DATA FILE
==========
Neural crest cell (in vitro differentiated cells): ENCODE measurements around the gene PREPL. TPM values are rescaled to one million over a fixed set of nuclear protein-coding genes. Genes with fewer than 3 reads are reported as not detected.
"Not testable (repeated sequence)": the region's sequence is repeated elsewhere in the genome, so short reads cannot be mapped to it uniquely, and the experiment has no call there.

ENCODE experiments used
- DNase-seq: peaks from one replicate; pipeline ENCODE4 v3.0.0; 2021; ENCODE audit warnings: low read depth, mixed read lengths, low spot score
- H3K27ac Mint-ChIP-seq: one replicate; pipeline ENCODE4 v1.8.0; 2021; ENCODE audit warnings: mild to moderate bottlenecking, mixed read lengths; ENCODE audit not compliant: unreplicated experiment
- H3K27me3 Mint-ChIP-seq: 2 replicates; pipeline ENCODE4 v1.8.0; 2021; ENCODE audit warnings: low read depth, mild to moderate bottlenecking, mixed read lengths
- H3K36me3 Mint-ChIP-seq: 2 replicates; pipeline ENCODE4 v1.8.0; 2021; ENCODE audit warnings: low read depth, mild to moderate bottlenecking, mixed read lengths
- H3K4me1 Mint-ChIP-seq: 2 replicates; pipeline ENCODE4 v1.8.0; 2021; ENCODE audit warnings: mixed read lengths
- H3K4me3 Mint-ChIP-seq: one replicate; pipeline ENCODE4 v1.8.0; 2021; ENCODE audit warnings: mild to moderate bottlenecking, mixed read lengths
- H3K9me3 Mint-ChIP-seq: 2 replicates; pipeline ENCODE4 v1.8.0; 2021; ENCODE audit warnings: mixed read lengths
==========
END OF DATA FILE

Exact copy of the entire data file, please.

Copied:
Neural crest cell (in vitro differentiated cells): ENCODE measurements around the gene PREPL. TPM values are rescaled to one million over a fixed set of nuclear protein-coding genes. Genes with fewer than 3 reads are reported as not detected.
"Not testable (repeated sequence)": the region's sequence is repeated elsewhere in the genome, so short reads cannot be mapped to it uniquely, and the experiment has no call there.

ENCODE experiments used
- DNase-seq: peaks from one replicate; pipeline ENCODE4 v3.0.0; 2021; ENCODE audit warnings: low read depth, mixed read lengths, low spot score
- H3K27ac Mint-ChIP-seq: one replicate; pipeline ENCODE4 v1.8.0; 2021; ENCODE audit warnings: mild to moderate bottlenecking, mixed read lengths; ENCODE audit not compliant: unreplicated experiment
- H3K27me3 Mint-ChIP-seq: 2 replicates; pipeline ENCODE4 v1.8.0; 2021; ENCODE audit warnings: low read depth, mild to moderate bottlenecking, mixed read lengths
- H3K36me3 Mint-ChIP-seq: 2 replicates; pipeline ENCODE4 v1.8.0; 2021; ENCODE audit warnings: low read depth, mild to moderate bottlenecking, mixed read lengths
- H3K4me1 Mint-ChIP-seq: 2 replicates; pipeline ENCODE4 v1.8.0; 2021; ENCODE audit warnings: mixed read lengths
- H3K4me3 Mint-ChIP-seq: one replicate; pipeline ENCODE4 v1.8.0; 2021; ENCODE audit warnings: mild to moderate bottlenecking, mixed read lengths
- H3K9me3 Mint-ChIP-seq: 2 replicates; pipeline ENCODE4 v1.8.0; 2021; ENCODE audit warnings: mixed read lengths